Why “farming” is as good as “hunting” when it comes to marketing

Wednesday 24 May, 2017

Forgive me if this title sounds like I’m recommending you treat your customers like cattle or sheep, waiting there ready to be milked or shorn!

I’m simply using an analogy and it is absolutely not the way I want you to treat your customers. I’d like you to look at this in the context of you running a profitable, sustainable and long lived business. And a business like this really does need long-lived customers too.

I’m going to share a few tips with you that I think will be useful. Often businesses are not making enough profit from their existing customers, have poor cashflow or have some other inefficient processes or systems. Thus, they are constantly falling behind and see the only solution as, get new customers.

We did some research for a building product company and found that the retail sales people were discounting product by 10 per cent almost as a habit even when not asked to by the building customers. We found that builders would actually pay four per cent more for the product if it was delivered on time. Their problem was with delivery times, not cost of product because delayed delivery cost them more in lost wages.

In another example of inefficiency in a business, we helped a software company break down the silos in their business that prevented them also promoting their hardware solutions to software clients. We wrote one letter that delivered $2.5m in new business from an existing customer – who incidentally had no idea the company offered hardware too!

Let’s talk about Lifetime Customer Value.

This is a calculation that adds up all the purchases a customer makes in the entire time they are a customer. There may be hundreds of individual transactions of a certain value, but overall the customer is valued much higher than an individual purchase. The key is to recognise their long-term value, not the amount of each purchase.

But surprisingly many businesses don’t see it this way.

Another key element in any business is churn rate.

If you are losing 10 per cent of your customers every year, you have to find 10 per cent new customers just to stay at the same level. And if those 10 per cent of new customers are costing you five to eight times more to acquire, you can see your business is overall going to be less profitable than if you kept more of the existing customers and didn’t have to go out “hunting” all the time.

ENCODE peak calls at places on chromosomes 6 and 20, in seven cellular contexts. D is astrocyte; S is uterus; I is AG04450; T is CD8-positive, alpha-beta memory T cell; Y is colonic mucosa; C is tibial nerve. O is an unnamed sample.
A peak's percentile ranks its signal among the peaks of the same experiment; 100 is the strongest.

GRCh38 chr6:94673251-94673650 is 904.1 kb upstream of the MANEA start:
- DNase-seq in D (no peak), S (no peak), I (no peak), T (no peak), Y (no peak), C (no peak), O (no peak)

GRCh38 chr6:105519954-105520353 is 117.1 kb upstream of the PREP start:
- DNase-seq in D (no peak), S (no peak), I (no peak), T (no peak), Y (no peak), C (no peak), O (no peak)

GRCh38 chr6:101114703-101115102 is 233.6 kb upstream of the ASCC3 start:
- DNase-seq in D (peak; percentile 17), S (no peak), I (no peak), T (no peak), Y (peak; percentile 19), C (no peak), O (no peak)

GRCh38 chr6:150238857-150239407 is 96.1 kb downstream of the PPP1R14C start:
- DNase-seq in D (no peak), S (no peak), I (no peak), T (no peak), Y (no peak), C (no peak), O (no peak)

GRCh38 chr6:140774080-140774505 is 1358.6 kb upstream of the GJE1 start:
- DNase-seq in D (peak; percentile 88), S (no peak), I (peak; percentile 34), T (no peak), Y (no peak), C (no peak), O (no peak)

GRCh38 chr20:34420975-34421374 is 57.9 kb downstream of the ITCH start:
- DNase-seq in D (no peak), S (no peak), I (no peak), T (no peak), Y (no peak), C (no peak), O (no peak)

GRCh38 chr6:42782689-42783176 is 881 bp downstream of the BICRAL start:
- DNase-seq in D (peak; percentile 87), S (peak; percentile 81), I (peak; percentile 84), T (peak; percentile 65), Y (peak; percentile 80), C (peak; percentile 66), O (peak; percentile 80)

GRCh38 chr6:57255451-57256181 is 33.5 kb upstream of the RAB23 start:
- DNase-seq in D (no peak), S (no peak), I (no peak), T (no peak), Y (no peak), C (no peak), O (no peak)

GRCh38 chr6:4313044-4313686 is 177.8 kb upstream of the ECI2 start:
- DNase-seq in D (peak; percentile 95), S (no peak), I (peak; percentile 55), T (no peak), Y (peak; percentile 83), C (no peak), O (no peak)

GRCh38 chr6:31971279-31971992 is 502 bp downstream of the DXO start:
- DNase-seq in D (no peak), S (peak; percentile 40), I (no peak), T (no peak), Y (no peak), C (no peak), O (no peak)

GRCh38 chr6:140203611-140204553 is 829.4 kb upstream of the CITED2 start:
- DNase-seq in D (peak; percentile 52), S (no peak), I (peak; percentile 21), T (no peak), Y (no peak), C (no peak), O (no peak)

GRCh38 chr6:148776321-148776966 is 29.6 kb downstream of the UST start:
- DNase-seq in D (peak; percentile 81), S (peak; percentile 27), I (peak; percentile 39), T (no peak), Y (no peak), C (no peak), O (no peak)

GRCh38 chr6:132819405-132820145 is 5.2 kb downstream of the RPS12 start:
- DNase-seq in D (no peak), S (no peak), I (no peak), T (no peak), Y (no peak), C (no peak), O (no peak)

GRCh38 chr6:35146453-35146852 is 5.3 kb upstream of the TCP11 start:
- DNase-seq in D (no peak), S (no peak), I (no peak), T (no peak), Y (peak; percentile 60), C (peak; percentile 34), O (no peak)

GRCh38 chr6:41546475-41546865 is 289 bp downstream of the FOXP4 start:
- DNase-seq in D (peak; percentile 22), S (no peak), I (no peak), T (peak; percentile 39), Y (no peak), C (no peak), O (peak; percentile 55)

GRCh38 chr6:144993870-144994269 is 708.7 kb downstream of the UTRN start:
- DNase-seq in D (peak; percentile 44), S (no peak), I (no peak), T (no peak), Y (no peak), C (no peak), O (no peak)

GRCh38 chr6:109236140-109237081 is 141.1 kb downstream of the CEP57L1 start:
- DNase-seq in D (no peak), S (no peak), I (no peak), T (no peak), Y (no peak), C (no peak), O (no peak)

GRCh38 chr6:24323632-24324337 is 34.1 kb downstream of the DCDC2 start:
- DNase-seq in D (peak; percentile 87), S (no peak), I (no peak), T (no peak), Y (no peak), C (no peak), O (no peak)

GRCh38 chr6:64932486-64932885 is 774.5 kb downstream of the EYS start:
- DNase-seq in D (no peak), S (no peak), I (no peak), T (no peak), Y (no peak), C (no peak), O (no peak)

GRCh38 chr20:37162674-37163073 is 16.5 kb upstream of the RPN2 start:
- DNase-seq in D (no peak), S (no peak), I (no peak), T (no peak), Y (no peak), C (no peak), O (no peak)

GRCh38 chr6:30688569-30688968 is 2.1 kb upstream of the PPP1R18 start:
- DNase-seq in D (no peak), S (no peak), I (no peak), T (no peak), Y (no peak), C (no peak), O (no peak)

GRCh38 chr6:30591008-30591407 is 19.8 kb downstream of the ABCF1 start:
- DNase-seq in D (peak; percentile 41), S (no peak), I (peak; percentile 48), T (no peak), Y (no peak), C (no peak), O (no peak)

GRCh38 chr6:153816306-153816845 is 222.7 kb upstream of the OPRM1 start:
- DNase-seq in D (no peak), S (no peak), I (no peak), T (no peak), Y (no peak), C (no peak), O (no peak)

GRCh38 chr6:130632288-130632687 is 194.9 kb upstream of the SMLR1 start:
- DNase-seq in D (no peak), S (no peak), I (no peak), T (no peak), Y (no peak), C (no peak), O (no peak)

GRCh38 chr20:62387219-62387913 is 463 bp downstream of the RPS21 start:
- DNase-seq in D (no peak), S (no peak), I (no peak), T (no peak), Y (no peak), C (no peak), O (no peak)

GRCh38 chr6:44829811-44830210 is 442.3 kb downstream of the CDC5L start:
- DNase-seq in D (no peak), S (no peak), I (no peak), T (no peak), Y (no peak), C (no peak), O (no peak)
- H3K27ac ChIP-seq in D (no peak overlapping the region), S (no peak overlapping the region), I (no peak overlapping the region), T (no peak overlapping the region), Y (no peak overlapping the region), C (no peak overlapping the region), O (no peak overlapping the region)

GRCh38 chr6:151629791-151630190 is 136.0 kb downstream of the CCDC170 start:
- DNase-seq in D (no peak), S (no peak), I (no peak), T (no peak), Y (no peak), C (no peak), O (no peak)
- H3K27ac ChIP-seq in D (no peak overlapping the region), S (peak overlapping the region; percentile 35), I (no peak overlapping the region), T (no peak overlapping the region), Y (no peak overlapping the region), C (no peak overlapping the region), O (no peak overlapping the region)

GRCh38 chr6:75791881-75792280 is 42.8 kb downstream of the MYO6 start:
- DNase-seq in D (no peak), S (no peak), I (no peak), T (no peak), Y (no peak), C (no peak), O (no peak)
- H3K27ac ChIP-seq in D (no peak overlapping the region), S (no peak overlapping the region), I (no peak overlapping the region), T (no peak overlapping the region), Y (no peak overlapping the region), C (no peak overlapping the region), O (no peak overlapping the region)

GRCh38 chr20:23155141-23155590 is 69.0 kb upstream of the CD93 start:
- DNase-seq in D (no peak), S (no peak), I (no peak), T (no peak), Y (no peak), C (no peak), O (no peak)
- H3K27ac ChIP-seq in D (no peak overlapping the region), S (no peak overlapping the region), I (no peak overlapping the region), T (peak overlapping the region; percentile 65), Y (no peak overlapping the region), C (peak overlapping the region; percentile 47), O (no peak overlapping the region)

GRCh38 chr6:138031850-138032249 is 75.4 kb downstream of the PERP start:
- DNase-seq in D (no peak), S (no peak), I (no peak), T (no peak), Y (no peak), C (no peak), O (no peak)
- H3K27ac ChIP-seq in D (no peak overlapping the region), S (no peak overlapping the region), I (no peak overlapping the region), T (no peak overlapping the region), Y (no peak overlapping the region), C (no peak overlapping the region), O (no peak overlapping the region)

Don’t get me wrong, I like “hunting” new clients. But if you do both, you will see a business that expands faster, makes more profit and has a better reputation for servicing clients over the long term. Looking after clients, delivering them value, keeping them delighted is really the only way you’ll keep them anyway.


Here are some other statistics to keep you interested in exploring how to be a better “farmer”:

  • The probability of selling to an existing client is up to 70 per cent whereas it is only 5 - 20 per cent for a new prospect.
  • Existing customers are 50 per cent more likely to try new products and 31 per cent more likely to spend more compared to prospects.
  • Three times as many companies focus more on acquisition than retention. 
  • It is five to eight times more expensive to attract a new customer as it is to keep an existing one.
  • 85 per cent of businesses in our benchmark had not surveyed or promoted to their existing customer database in the last 12 months.

You should also consider how easy and inexpensive it is to market to someone for whom you have an email address, mobile phone and address compared to the huge sums it costs to advertise in the paper, do paid search, SEO or online display advertising.

I want you to consider how you can be a better “farmer!” Think of some ways you can do a better job of keeping your existing customers today. And maybe you won’t have to be madly trying to “hunt” new ones all the time.


Tegan Mathews

About the contributor:

Hunter Leonard is The Marketing Chef. His passion for the past 25 years has been to help business owners find their sweetspot and build a better marketing strategy. Hunter has benchmarked over 1200 business owners to understand their needs and wants in regards to marketing. He has won six major marketing awards for effectiveness, contributed to over $2b in sales growth for his clients, and consulted directly to more than fifty companies in 20 different industries. Website:http://bluefrog.rapidmarketingcentre.com.au

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